I’m perusing the catalogs again to get ready for appointments. One obvious trend I’ve noticed across the board is a movement toward “green”, be it living green, thinking green, buying green. Often the title will be something like So-and-So’s Awesome Guide to Living/Thinking/Working/Loving Green. The catalog page will have a big dot that says “Printed on Recycled Paper!” This reminds me of a Simpsons episode where they’re touring the Springfield Shopper factory and Lindsay Naegle says that a percentage of each newspaper is printed on recycled paper. Lisa, spotting some phony business-speak, asks what percent and Naegle’s response is zero. “Zero’s a percent!”
It’s not that I’m against the green movement. It’s more that I’m wary of the way in which companies are now marketing towards this movement, as if simply buying something “green” will make you a better consumer. Replacing everything in your house with organic products won’t make you more environmental. People should try and do what they can to reduce their carbon footprint especially those in the US and Europe. Read Jared Diamond’s Op-Ed piece about first world countries’ consumption factor which is 32 times higher than the third world.
This all sort of goes against what I do for a living, selling a product based on chopping down trees. I’d like to see the publishers move to printing all books on recycled paper. Also, they should print fewer galleys and quit sending so much wasteful marketing materials—posters. pins, bookmarks—that end up in the trash anyway. I’m not sure how to go about making this happen.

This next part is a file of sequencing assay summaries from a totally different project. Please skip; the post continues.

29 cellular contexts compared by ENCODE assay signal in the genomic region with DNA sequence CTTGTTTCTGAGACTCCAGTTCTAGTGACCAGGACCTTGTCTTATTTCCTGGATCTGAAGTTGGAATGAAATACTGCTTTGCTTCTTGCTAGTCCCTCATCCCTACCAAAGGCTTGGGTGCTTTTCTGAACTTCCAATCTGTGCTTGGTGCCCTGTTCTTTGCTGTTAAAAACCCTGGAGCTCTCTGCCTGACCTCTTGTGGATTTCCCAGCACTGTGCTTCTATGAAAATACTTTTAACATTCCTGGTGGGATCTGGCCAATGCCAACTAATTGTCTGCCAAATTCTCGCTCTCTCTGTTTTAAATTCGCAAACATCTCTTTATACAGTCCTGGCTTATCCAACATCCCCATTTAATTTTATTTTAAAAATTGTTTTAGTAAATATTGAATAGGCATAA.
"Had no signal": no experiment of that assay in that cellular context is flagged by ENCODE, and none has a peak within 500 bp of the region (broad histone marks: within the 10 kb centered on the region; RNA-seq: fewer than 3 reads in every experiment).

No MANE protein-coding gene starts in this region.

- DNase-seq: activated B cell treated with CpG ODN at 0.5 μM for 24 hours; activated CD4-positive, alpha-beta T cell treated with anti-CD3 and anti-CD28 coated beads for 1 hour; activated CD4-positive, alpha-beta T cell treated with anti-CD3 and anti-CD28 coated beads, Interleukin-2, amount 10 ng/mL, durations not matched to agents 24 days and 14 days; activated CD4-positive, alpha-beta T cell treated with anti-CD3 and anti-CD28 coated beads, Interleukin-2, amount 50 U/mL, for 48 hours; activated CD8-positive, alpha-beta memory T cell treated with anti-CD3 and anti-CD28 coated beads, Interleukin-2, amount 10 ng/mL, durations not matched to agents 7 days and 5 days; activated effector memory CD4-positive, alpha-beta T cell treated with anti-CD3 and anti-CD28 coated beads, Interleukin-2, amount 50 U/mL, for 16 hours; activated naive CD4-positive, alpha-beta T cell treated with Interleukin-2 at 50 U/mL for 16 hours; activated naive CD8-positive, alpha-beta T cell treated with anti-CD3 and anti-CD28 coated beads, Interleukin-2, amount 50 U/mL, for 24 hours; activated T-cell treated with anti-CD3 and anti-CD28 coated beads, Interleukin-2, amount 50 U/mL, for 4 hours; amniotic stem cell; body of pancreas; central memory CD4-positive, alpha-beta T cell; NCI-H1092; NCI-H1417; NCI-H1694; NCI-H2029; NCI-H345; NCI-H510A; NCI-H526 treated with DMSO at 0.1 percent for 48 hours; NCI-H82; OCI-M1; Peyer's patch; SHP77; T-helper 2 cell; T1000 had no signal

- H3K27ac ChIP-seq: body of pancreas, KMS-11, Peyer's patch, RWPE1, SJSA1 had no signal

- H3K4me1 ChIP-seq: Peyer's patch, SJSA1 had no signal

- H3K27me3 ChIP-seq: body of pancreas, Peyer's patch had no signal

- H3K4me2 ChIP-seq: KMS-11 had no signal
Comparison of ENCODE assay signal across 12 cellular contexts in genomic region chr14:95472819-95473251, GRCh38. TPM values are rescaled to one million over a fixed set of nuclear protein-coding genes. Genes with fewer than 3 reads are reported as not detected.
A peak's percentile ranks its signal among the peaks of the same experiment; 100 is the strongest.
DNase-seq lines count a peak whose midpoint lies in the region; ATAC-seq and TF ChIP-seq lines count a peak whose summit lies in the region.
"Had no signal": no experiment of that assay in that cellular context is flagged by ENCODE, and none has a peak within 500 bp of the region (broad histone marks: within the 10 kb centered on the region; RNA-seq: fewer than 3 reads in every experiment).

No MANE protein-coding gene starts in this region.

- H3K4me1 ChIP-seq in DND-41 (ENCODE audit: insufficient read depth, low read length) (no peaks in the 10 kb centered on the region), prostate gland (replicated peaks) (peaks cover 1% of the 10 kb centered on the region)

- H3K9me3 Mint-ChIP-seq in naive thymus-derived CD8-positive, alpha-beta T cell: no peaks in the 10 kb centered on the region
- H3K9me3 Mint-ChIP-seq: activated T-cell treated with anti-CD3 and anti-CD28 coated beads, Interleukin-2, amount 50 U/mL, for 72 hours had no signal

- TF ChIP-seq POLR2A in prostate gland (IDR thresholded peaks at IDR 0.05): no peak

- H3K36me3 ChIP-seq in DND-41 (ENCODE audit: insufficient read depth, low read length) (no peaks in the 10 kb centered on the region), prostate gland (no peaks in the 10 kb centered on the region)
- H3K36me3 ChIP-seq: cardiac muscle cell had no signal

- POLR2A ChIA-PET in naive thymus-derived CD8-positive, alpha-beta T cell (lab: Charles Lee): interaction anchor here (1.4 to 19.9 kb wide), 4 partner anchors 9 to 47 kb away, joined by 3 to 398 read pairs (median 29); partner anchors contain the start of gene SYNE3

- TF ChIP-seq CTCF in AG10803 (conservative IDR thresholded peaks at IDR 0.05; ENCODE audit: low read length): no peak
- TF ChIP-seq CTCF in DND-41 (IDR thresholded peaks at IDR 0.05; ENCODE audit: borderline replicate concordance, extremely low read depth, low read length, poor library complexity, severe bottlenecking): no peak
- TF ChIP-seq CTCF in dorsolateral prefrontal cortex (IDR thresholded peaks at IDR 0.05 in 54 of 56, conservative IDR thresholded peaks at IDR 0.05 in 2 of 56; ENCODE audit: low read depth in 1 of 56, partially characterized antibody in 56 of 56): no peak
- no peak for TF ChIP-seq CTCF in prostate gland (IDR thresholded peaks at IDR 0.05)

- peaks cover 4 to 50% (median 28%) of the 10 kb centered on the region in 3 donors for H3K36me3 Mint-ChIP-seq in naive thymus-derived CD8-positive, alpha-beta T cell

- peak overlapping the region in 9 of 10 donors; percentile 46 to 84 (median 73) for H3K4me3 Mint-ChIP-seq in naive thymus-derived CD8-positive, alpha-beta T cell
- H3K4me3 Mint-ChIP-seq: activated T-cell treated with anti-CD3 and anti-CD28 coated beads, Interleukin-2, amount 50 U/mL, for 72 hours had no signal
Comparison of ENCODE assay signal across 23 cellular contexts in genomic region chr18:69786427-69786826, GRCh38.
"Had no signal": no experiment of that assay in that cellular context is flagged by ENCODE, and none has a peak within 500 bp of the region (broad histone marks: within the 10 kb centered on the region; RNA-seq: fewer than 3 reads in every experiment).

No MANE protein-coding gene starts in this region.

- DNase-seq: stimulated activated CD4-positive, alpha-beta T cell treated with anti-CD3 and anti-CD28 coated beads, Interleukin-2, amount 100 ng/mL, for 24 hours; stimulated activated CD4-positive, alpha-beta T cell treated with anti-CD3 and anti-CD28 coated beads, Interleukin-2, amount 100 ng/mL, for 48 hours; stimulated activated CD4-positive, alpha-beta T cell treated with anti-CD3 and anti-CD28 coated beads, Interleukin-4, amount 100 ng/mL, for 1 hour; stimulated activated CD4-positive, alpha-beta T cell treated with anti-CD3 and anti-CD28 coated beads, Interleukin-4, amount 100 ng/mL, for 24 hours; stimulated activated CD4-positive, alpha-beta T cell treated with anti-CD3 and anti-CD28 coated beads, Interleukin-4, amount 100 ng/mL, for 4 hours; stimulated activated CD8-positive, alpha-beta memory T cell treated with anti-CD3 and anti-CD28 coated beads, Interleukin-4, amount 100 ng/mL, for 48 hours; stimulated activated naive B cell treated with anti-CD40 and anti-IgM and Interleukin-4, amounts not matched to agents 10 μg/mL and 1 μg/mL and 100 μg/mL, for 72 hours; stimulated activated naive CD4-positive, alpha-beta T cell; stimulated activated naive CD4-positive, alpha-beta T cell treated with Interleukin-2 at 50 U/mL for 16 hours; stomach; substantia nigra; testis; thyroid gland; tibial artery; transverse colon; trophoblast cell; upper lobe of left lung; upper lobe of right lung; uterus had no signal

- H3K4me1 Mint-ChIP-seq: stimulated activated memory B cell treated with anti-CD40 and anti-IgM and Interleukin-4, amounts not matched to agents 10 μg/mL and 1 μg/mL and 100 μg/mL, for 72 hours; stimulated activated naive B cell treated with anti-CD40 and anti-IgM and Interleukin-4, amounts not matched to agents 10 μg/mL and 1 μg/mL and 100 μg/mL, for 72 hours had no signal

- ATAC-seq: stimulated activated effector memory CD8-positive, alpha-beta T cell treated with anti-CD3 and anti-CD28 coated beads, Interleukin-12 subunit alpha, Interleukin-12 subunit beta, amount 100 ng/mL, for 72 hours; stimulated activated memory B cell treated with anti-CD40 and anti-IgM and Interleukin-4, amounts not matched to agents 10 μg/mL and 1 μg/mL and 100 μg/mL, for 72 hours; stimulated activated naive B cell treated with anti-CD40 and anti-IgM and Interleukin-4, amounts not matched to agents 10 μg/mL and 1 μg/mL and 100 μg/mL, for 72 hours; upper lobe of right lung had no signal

The good folks at KNOPF sent along coffee (brew up some PLAIN HEATHEN MISCHIEF) and T-shirts with my last novel, and I got the impression folks really enjoyed both. Of course, when I mentioned the coffee, people would say, “oh, that was for YOUR book–I didn’t make the connection.” At least it didn’t wind up in the trash…Best for 2008–Martin Clark
I get so many useless marketing things all the time. The titles of the quickly forgotten books, seem to resurface every day on a pink post-it pad sent by a publisher here, or a hideous and outrageously expensive laminate bookmark there. I think the publishers are way behind in their sense of how to appropriately market a book. I keep wondering if a simple letter, signed by as many booksellers as possible and addressed to the publicity folks at the publishing houses would get them to stop wasting so much on these materials and sending fewer, but more valuable materials to us. Then maybe we can move on to recycled paper . . .
Wary indeed. Jared Diamond’s Op-Ed calls for consumers to redude waste and consumption, but I don’t think consumers are going to wake up and do so. Afterall, it’s marketing that largely drives consumer behavior, and marketing ploys like these are not telling people to consume less.
Maybe Kindle will change the world. Or, maybe not. Personally I’d like to reduce waste by making credit card companies stop sending me multiple offers *per day* which all go in the bin.
First off, Amen, sister. I hate all the waste that I see pass through this industry. As a person who does marketing, it’s hard to resist the temptation to just keep printing more things. You want to get your name out there, to put it on something that has value, but you can’t spend too much money on something that won’t gain back in sales dollars.
The marketing of books is like this unstoppable juggernaut that can’t change paths because no one has a better idea of how to sell books. We really should put our heads together and find an alternate to publishing galleys, which are wasteful as well as expensive. But so necessary!